Kathleen Hall – Canada
Hilma af Klint
No form can come into objective existence — from the highest to the lowest — before the abstract ideal of this form — or, as Aristotle would call it, the privation of this form — is called forth. Before an artist paints a picture every feature of it exists already in his imagination; to have enabled us to discern a watch, this particular watch must have existed in its abstract form in the watchmaker’s mind. So with future men. (Blavatsky, Isis Unveiled 1:310)
The world is often not ready to accept what pioneers working on the spiritual plane have discovered in their lifetime, and therefore some things must wait to be revealed. In 1986, 42 years after her passing, a small collection of Hilma af Klint’s remarkable paintings were publically shown in “The Spiritual in Art,” Maurice Tuchman’s ground breaking exhibit held at the Los Angeles County Museum of Art. Prior to her death in 1944, all of Hilma af Klint’s works were given in trust to her nephew, requesting that they not be publically revealed until at least 20 years after her passing.
It was not until 2013 that the first major exhibition of her work was shown at the Moderna Museet in Stockholm. The museum curated more than 1000 paintings and 125 notebooks. These works were unpacked from mysterious trunks, some of which had never been opened, and included her thoughts, mediumship experiences, and notes about her paintings.
View of the series ‘The Ten Largest’, at the Moderna Museet exhibit, 2013
Until recently very little was known about the artist Hilma af Klint and her mystical paintings. Born in Sweden in 1862, she studied at the Academy of Fine Arts in Stockholm and became an accomplished landscape and portrait artist in her early years. This was her public art and how she earned her living; however there were other sources from which quite different paintings were inspired. It was sometime after the death of her sister in 1880, that Hilma af Klint became interested in spiritualism and mediumship. In 1886 she formed a group called “The Five” or “The Friday Group.” This was an occult gathering of women who, John O’Rourke writes, “claimed to have ‘spirit world’ leaders, or ‘High Masters,’ Gregor, Clemens, Ameliel, Ananda and Esther among others. . . . according to af Klint, in 1904, Ananda told her to begin producing paintings from the Astral Plane. This, she was informed, would follow a period of preparing to mediate a message.” Many of Hilma af Klint’s works were the expression of these mediumistic sessions in which she said she channelled symbolic messages from the Masters. “The pictures were painted directly through me, without any preliminary drawings and with great force. I had no idea what the paintings were supposed to depict; nevertheless, I worked swiftly and surely, without changing a single brushstroke” (With Great Force Swiftly and Surely).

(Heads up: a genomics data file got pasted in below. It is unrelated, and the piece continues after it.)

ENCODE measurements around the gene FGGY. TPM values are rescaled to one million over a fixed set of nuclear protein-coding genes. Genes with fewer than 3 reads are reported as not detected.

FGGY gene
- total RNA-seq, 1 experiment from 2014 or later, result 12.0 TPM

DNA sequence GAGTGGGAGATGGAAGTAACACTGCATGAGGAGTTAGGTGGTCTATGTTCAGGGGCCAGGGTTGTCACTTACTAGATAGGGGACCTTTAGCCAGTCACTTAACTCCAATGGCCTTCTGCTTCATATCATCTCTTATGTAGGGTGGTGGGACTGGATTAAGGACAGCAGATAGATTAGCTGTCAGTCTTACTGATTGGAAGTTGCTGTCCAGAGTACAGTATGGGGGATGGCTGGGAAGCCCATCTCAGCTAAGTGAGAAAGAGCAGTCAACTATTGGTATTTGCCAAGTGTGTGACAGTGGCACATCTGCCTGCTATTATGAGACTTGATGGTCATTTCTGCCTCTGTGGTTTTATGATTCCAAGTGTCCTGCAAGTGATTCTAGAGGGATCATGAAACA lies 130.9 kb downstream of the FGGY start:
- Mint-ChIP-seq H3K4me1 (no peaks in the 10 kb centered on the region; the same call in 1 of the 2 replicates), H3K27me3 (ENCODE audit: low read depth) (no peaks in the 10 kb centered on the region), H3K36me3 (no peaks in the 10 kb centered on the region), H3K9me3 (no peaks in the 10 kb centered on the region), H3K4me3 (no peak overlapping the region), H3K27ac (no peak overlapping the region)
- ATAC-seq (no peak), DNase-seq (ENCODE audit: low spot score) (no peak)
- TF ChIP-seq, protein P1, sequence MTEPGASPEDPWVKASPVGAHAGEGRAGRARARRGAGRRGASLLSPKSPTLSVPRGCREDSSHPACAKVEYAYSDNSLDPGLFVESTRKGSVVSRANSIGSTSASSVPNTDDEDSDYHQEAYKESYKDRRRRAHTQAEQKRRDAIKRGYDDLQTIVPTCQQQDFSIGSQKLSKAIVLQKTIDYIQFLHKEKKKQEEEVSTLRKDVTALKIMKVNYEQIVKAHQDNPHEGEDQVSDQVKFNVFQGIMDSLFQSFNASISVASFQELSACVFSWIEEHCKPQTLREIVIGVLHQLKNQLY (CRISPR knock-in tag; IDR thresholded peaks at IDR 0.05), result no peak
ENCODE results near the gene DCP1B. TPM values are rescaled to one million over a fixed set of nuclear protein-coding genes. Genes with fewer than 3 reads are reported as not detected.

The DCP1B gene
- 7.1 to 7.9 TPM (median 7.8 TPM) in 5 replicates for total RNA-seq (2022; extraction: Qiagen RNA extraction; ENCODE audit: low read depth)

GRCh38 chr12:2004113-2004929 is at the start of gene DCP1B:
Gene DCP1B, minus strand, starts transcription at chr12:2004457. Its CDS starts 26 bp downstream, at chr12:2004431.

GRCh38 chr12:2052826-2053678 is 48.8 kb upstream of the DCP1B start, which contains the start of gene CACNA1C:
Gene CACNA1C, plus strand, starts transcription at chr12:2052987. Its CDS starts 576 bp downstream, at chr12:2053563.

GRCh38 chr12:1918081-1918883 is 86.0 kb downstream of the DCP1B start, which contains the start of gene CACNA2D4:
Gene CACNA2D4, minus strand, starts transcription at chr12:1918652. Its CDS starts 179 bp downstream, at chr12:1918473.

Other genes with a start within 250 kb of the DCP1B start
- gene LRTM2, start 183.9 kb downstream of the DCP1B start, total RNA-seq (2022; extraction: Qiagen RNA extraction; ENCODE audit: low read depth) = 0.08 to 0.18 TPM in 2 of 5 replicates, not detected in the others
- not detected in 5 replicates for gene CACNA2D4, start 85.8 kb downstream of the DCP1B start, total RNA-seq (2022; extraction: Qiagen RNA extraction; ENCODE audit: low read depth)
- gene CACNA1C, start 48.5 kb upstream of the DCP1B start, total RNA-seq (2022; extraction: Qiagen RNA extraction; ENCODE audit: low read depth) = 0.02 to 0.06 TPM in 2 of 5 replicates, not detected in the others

In 1888 Hilma af Klint joined the Theosophical Society and became interested in the work of Annie Besant and Charles Leadbeater, and most likely read Thought Forms, their ground-breaking book that discussed how thoughts could be seen as colored forms carrying the intent of the sender. She also met Rudolph Steiner and studied his Rosicrucian, Theosophical, and later Anthroposophical teachings, though Steiner questioned af Klint’s involvement with mediumship. All of these encounters informed her spiritual development and influenced her esoteric practices.
Hilma af Klint’s early works were direct translations of what she saw on the spiritual plane; later she took charge of interpreting her messages. This evolution in her approach could be considered as the progression of an initiate to that of an advanced pupil or adept who learned how to manage her spiritual teachings. “Mediumship is the opposite of adeptship; the medium is the passive instrument of foreign influences, the adept actively controls himself and all inferior potencies” (Isis Unveiled 2:588).
Hilma af Klint considered the works she produced during her mediumship experiences as a “commission,” the fundamental idea being “to convey knowledge about the unity of all existence, which lies hidden behind the polarized, dual world in which we live” (Hilma af Klint: A Pioneer of Abstraction). Her first painting series of the commission, The Temple (1907-1915), consists of several large groups of paintings on various themes. Some are composed of organic shapes — others are more geometric.
Several notebooks document Hilma af Klint’s working processes for many of her paintings with notes and sketches, giving clues to the symbolism and Theosophical ideals she embedded in her works. Spirals and snails depict the spiral of evolution, and the tendril, as seen in plant growth, represents the consciousness that embodies life and seeks to grow. Color has important meaning in Hilma af Klint’s paintings: “white is the ‘holiest of all colours’, blue ‘the colour scale of powerful, real nature, the faithful’, and yellow, ‘the splendid colour of light, of the foundation of knowledge’.” Yellow also represents the masculine, blue the feminine, and green the merging of the two. Words and letters also have significance in her work. The letters AO and WU respectively represent spiritual evolution and the duality of spirit and matter. The word avonwener written across the top of one of her paintings means “those who try to shed light on the earthlings” (Hilma af Klint, p. 42).
Evolution, No. 15, Group IV, The WUS/Seven-pointed Star Series, 1908